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Putting power forward

Steve Pimpis, AMP Group -October 06, 2016


Introduction


Designers of advanced computing systems are no longer able to consider the power supply as a “black box” that can be plugged in at the end of the project. Giving due consideration to power design at an early stage is essential given the growing complexity of server boards, demands for greater power and efficiency, and the need to plan for multiple product generations. On the other hand, engineers also need flexible power solutions in order to respond to system design changes and adopt a platform approach to the power design, which can help streamline future development.  The ability to easily configure, control and monitor power delivery functions is a valuable characteristic enabled by digitally configurable power modules.

 

Pressure on power design


High-performance computer boards such as data-center servers present increasingly complex routing and component-placement challenges as designers seek to maximize data-processing and storage capabilities in the minimum possible area to comply with the standard rack dimensions. With a mix of advanced processors, ASICs and FPGAs that feature large numbers of I/Os and multiple power domains, the PCB can incorporate 20 layers or more for timing-critical high-speed signal traces and power distribution.


Up to 40 or 50 power rails can be needed, which call for a large number of point-of-load (POL) converters that are powered by intermediate bus converters (IBCs) fed by an AC/DC front-end power supply (Figure 1).  It is often the case that multiple power rails are used to provide power to a single IC and the order in which the rails power up and down is important so as to not destroy the IC.  The required sequencing between the power rails involves routing signals to communicate the status of the different power supplies.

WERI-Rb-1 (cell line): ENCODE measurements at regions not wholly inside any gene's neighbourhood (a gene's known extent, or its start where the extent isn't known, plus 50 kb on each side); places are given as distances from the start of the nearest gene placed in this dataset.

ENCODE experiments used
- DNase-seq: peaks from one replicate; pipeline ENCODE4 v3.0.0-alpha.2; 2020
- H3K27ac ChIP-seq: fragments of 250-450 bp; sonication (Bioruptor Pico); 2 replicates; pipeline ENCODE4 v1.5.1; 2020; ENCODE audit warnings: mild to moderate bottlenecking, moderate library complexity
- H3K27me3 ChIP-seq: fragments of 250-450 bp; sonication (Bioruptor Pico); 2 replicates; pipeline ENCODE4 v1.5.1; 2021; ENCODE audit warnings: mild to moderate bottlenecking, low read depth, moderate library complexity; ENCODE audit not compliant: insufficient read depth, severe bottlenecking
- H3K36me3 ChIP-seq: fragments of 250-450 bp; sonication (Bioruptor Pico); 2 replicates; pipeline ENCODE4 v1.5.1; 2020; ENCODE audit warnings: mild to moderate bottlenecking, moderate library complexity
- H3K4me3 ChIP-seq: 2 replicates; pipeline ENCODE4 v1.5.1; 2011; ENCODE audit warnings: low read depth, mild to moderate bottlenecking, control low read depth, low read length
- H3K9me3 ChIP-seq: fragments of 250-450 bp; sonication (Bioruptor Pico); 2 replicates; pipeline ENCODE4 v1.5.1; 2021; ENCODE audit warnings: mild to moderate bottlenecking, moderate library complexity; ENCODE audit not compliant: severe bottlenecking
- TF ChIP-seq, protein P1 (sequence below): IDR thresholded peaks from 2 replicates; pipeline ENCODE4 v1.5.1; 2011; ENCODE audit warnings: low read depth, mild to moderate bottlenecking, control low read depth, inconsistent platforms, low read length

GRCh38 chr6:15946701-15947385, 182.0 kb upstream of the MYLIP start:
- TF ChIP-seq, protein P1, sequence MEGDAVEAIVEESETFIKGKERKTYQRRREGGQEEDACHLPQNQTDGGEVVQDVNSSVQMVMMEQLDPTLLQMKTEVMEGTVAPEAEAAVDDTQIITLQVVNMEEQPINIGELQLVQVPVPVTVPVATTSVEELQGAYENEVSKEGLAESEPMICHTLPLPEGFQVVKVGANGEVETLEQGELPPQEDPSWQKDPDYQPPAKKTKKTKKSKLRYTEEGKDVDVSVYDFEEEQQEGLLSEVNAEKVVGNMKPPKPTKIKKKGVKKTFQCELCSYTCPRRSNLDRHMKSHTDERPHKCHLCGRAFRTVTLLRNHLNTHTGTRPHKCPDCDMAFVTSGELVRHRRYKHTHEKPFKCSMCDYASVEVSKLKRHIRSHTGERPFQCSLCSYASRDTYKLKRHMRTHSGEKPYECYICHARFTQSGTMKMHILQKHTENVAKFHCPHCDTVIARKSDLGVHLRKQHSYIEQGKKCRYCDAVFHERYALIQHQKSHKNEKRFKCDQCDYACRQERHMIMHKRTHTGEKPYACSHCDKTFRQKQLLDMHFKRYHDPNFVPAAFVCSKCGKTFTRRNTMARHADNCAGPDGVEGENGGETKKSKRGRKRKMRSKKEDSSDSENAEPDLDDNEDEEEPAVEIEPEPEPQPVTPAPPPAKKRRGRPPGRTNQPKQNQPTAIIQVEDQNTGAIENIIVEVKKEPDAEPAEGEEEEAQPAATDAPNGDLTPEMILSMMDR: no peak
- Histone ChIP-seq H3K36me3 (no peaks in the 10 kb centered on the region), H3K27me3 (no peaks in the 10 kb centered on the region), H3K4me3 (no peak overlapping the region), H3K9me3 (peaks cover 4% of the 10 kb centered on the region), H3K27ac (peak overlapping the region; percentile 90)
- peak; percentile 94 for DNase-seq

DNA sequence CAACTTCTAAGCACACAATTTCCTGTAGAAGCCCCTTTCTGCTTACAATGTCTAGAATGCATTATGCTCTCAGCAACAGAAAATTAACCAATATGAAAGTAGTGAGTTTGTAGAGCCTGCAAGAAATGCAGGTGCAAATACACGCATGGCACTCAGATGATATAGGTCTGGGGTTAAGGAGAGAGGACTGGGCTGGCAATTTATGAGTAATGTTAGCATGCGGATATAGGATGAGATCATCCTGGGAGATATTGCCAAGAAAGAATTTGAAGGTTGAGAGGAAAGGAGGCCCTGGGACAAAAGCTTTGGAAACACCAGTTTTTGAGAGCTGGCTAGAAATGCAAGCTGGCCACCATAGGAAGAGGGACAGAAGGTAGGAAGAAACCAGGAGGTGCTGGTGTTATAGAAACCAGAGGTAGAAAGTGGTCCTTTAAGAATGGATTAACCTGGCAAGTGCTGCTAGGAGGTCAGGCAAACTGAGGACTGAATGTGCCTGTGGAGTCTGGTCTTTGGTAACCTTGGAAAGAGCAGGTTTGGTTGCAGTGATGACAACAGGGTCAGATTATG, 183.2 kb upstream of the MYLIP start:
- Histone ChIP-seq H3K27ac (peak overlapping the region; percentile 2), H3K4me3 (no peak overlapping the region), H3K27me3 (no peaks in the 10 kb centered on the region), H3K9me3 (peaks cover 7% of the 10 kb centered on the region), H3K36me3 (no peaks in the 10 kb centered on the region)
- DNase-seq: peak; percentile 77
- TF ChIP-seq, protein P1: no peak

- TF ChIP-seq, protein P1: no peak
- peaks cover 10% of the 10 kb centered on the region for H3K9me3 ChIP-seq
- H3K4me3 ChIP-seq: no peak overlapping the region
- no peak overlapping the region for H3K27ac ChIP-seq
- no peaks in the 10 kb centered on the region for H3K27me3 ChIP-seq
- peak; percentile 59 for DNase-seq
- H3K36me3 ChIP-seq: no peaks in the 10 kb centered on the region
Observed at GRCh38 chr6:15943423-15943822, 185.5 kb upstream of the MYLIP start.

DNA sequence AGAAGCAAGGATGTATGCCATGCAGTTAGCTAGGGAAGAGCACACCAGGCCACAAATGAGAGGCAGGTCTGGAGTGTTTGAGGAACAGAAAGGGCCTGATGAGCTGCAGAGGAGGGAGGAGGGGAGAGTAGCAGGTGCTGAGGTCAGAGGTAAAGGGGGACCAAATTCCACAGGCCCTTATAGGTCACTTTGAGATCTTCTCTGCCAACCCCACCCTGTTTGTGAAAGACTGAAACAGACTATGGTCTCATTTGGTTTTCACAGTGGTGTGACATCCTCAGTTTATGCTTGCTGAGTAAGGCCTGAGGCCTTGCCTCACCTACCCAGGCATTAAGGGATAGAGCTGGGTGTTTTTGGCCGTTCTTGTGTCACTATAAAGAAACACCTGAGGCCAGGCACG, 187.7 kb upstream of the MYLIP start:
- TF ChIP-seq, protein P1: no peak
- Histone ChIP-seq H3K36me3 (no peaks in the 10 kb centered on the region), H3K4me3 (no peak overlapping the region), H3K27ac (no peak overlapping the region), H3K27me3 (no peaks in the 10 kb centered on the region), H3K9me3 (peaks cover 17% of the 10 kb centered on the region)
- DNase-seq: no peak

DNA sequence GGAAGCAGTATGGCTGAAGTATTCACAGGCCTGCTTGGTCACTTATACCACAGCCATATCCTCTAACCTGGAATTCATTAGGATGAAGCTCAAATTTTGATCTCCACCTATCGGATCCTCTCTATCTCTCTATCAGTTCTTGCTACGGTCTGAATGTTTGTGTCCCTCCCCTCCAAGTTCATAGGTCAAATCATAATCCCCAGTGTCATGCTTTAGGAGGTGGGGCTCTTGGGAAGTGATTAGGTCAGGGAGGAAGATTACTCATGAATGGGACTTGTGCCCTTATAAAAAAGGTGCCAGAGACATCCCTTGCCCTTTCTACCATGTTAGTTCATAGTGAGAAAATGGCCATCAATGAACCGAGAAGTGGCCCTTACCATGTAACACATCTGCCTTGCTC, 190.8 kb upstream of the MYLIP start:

Figure 1 The proliferation of supply rails at the board level has resulted in an intermediate bus architecture (IBA) that requires multiple POL converters on the system board.

 

The design of the power-delivery infrastructure is becoming increasingly exacting. Multiple power planes are implemented to minimize parasitic inductance and resistance, and there is also demand for large numbers of decoupling capacitors. These must be placed close to the load to provide tight voltage tolerance and ensure stability in the event of sudden load changes. Without adequate decoupling, such load changes can cause voltage rail transients that may then result in undesirable events such as spurious resets. In addition, the power connections must coexist with the signal traces and not interfere with their precision routing designed to ensure accurate control of path lengths for guaranteed timing.


As the constraints on power delivery become increasingly strict, designers need to consider the selection and placement of power modules and associated components at an early stage.  Implementing power delivery routing early in the design process enables the PCB traces for power delivery to conform to signal integrity guidelines similar to those used for high-speed signals.  Squeezing in the power-distribution circuitry late in the project seldom affords the opportunity for clean power delivery and often results in reduced performance of the product.


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